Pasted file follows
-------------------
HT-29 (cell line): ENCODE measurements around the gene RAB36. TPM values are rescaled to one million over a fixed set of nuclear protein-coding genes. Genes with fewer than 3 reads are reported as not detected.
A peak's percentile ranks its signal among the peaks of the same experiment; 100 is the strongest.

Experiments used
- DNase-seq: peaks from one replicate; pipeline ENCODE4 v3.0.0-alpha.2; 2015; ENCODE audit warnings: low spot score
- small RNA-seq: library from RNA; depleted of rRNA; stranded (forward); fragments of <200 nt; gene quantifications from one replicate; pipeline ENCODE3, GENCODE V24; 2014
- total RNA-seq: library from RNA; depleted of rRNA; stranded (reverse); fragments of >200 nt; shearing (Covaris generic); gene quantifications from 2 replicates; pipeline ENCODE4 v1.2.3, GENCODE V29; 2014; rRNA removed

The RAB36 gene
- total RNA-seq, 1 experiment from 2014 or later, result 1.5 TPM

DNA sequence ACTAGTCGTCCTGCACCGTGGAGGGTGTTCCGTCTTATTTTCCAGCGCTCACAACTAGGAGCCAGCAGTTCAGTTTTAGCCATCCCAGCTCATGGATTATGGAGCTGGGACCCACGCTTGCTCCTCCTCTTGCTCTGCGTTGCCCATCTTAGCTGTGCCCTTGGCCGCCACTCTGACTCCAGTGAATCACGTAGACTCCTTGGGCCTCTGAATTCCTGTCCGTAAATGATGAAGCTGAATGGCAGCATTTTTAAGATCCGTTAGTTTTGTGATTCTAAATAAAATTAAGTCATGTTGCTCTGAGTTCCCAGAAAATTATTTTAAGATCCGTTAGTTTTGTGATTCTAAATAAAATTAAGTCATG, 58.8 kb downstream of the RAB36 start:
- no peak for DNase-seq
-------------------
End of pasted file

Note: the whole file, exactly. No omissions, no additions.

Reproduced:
HT-29 (cell line): ENCODE measurements around the gene RAB36. TPM values are rescaled to one million over a fixed set of nuclear protein-coding genes. Genes with fewer than 3 reads are reported as not detected.
A peak's percentile ranks its signal among the peaks of the same experiment; 100 is the strongest.

Experiments used
- DNase-seq: peaks from one replicate; pipeline ENCODE4 v3.0.0-alpha.2; 2015; ENCODE audit warnings: low spot score
- small RNA-seq: library from RNA; depleted of rRNA; stranded (forward); fragments of <200 nt; gene quantifications from one replicate; pipeline ENCODE3, GENCODE V24; 2014
- total RNA-seq: library from RNA; depleted of rRNA; stranded (reverse); fragments of >200 nt; shearing (Covaris generic); gene quantifications from 2 replicates; pipeline ENCODE4 v1.2.3, GENCODE V29; 2014; rRNA removed

The RAB36 gene
- total RNA-seq, 1 experiment from 2014 or later, result 1.5 TPM

DNA sequence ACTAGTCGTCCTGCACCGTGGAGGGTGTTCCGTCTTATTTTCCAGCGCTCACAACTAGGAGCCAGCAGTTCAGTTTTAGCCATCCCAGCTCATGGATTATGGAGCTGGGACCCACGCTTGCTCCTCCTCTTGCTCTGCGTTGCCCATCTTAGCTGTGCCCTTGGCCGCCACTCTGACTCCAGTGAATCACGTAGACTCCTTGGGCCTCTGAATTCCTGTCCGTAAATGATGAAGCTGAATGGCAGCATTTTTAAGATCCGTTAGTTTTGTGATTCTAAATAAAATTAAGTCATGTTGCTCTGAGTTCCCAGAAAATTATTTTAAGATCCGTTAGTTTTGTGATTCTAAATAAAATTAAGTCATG, 58.8 kb downstream of the RAB36 start:
- no peak for DNase-seq